Netflix and Thrill


BoJack Horseman

Welcome to Hollywoo. A place where anthropomorphic animals and humans live together, including our eponymous not-quite hero, washed up 90’s sitcom star, BoJack Horseman. It sounds ridiculous, and to a certain extent it is. But where BoJack succeeds is in its dark satire of celebrity culture, and it is this black humour that has seen this Netflix original series go from strength to strength over its three series.

In many ways, it’s just another sitcom about a middle-aged male muddling through life. BoJack is a sort of anti-hero, who drinks, smokes, takes drugs and womanises himself into oblivion. The celebrity theme runs throughout each series, the first dealing with BoJack’s attempt to return to fame by writing his memoir; in the second, we see him land his dream film role; and in the third, he’s up for an Oscar nomination, which is surely the highest aspiration for any celebrity? But with BoJack’s move back up the celebrity ladder, what we actually get is one of the most honest portrayals of depression on television today. It questions, are we born broken? Is there such thing as a good person? Does ‘it’ ever get easier?

But it’s not all doom and gloom. Far, far from it. The gags are plentiful and genuinely funny, mostly playing on the anthropomorphic nature of many of the characters; Mr. Peanutbutter, a golden Labrador, hates the postman. Princess Carolyn, a pink cat, is having a relationship with a mouse. There are a number of celebrity cameos appear, including Ethan Hawke, who, you guessed it, is a hawk. Each episode is littered with pop culture references, with flashback episodes providing particularly pleasing ones. It’s the sort of show that you can watch over and over again, and spot new jokes and easter eggs in the background – take a guess at which character is reading Clawsmopolitan?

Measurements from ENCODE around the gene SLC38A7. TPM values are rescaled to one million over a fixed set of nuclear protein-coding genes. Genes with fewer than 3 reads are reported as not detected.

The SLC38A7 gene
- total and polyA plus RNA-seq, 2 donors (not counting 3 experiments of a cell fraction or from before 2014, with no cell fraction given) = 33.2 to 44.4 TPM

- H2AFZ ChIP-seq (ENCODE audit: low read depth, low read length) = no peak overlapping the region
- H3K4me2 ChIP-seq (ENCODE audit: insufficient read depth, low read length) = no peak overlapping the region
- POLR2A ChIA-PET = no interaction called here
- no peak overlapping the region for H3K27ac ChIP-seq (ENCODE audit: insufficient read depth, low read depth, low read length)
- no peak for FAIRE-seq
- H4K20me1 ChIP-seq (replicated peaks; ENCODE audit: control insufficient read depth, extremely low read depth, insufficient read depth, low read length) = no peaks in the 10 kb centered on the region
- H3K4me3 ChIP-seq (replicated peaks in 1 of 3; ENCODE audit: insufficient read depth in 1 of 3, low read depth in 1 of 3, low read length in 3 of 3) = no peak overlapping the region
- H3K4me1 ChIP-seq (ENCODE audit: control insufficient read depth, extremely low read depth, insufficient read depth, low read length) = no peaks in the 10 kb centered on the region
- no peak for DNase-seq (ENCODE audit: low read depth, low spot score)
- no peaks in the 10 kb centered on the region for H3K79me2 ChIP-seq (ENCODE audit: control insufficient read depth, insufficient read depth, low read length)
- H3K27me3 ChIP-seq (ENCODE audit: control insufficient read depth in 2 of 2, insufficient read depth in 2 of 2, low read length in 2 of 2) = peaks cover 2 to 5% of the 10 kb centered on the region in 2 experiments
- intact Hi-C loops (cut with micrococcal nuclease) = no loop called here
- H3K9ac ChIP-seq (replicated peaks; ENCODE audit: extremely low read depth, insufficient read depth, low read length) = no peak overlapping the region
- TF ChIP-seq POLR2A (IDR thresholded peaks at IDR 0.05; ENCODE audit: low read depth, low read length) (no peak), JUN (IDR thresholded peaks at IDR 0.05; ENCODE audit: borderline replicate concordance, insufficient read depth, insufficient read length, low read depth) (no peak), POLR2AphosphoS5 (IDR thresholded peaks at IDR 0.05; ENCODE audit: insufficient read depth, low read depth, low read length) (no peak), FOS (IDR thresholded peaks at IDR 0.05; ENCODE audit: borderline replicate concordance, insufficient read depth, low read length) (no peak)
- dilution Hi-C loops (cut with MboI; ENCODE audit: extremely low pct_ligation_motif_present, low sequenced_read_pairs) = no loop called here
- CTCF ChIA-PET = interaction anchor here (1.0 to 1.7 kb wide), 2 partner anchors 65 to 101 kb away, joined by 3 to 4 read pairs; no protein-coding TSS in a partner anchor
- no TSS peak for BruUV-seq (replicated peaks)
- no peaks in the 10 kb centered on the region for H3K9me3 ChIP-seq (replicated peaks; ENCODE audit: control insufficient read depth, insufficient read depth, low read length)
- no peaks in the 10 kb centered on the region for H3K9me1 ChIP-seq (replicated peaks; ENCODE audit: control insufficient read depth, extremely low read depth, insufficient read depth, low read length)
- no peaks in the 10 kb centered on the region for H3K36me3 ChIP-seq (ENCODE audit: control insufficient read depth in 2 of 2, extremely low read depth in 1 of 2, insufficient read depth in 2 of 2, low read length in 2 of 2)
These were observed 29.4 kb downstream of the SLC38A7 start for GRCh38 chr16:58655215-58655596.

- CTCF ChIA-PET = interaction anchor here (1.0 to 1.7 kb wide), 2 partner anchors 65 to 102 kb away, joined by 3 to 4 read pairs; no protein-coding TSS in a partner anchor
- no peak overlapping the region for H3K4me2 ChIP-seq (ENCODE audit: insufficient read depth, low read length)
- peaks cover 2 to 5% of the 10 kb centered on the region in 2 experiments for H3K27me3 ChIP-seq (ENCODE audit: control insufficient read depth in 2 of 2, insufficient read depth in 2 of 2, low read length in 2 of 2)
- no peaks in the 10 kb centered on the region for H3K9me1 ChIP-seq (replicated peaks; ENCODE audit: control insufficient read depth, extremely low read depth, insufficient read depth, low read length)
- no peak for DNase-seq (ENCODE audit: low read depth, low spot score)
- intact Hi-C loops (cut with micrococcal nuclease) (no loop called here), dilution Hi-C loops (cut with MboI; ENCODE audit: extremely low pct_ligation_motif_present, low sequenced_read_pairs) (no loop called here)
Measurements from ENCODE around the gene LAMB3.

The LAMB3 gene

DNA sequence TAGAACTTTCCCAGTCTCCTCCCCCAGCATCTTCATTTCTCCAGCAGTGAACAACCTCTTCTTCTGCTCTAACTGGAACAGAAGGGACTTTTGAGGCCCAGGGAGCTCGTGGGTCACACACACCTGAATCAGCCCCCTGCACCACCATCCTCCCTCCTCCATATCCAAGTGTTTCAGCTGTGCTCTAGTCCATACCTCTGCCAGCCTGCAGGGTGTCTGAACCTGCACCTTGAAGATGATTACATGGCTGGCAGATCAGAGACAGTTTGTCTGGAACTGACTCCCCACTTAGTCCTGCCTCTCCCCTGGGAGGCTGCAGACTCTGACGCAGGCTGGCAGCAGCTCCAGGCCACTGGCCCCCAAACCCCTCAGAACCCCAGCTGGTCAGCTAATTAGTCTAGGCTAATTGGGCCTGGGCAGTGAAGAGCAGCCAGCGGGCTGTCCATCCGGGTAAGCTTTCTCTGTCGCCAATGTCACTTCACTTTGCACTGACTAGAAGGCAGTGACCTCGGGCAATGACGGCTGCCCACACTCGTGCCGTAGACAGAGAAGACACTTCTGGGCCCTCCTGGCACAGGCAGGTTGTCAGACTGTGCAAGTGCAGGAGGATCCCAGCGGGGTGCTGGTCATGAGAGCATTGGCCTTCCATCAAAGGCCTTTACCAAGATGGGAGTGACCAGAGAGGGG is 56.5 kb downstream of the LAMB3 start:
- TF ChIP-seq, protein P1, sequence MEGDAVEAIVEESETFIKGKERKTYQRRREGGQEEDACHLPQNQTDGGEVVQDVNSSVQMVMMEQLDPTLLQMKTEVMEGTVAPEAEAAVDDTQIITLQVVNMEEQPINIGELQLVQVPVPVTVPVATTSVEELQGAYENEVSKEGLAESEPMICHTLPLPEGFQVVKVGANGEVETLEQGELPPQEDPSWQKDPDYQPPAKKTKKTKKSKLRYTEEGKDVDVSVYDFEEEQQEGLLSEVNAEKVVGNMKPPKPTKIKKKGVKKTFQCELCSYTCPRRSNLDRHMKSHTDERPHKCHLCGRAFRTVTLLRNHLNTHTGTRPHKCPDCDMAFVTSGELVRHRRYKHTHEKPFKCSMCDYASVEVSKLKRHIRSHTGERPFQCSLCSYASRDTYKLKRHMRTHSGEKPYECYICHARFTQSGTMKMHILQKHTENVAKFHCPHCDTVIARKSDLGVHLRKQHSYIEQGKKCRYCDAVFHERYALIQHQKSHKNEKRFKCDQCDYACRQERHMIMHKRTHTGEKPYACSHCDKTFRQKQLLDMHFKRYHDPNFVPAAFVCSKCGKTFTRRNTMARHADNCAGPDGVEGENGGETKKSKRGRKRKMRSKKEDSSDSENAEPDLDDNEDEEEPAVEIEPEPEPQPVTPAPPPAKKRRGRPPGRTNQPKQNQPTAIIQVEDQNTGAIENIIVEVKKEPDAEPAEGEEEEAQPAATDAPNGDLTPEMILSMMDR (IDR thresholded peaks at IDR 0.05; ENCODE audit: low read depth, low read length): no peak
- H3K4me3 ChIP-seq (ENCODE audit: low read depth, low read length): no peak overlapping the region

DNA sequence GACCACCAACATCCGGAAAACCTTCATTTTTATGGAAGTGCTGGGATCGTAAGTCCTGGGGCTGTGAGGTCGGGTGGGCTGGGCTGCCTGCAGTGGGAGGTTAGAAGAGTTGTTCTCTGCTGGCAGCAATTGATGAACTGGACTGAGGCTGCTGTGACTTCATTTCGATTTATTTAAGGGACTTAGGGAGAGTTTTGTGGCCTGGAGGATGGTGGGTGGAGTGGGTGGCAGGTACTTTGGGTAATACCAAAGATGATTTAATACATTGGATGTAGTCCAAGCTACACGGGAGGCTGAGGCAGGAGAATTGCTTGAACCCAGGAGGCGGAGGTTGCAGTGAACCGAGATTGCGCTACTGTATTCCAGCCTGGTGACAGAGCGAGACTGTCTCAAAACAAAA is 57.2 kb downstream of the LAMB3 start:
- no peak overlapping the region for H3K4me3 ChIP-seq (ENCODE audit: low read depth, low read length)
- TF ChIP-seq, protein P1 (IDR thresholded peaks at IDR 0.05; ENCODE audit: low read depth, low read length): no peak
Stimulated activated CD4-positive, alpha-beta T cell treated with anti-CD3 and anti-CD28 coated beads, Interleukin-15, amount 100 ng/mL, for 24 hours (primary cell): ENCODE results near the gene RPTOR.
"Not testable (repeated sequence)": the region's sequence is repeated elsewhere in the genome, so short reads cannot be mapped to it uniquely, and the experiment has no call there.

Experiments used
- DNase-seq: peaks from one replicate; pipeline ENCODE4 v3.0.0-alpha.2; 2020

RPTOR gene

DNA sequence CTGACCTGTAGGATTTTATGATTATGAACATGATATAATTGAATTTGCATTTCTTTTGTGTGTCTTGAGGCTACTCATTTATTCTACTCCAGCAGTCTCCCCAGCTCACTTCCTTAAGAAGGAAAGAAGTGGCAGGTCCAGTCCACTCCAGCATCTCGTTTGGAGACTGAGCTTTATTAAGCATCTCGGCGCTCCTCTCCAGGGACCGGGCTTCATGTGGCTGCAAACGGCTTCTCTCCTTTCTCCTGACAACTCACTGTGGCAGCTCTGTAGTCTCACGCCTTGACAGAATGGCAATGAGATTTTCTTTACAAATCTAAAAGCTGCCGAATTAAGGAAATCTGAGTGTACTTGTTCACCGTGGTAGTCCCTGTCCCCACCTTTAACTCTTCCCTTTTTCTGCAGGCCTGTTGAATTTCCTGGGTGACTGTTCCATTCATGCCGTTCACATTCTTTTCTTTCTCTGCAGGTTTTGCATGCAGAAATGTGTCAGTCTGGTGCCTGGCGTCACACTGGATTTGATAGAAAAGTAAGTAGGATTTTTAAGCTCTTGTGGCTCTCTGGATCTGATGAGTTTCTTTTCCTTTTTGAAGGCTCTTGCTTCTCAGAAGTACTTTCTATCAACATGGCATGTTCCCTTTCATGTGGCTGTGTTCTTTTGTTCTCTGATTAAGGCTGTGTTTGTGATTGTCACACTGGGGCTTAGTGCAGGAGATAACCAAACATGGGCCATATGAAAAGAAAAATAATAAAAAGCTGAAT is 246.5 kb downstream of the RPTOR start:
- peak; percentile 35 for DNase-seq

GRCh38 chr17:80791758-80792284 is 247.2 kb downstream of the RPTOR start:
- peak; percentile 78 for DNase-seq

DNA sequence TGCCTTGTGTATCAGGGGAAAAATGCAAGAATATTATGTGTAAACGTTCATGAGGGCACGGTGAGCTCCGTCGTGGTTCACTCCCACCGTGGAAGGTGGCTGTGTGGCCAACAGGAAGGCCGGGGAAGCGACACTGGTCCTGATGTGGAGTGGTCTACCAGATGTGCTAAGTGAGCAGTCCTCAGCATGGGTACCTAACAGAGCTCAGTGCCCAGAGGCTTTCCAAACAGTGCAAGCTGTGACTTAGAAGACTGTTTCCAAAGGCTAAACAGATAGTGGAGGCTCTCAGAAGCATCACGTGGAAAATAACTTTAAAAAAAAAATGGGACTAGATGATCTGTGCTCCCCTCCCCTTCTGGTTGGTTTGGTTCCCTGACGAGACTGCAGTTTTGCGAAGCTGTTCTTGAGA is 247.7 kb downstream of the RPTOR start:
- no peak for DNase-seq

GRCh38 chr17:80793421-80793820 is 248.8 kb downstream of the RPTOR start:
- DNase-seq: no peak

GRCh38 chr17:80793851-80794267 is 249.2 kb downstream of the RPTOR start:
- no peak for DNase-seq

The third series was released last year, to outstanding critical acclaim; whilst the first series may have been a slow burner, the same cannot be said for the third. It pushes boundaries and addresses issues that are rarely seen on the screen. ‘Fish Out of Water’ has undoubtedly been amongst the best-received episodes of the series; here we see BoJack travel underwater, unable to communicate with anyone, isolated as a stranger in an even stranger place. The episode is more or less without dialogue, a testament to the strength of the message it leaves: that if we were all just given an instruction booklet for life, things would be a heck of a lot easier. It’s powerful and thought provoking, yes. But somehow you’re also watching a grown land-horse and a baby seahorse adventuring through the ocean together, which feels like a fairly standard cartoon rhetoric.

BoJack truly is as funny as it is heartbreaking, and has been hailed as leading a new trend in comedy: that of the ‘sadcom’. Somehow in being so farfetched it manages to ring closer to home than the vast majority of other televisual portrayals of mental health. Perhaps it’s down to examining it through comedy, either way it’ll leave you in tears, most likely from an abundance of hysterical laughter and a hint of despair for humanity.

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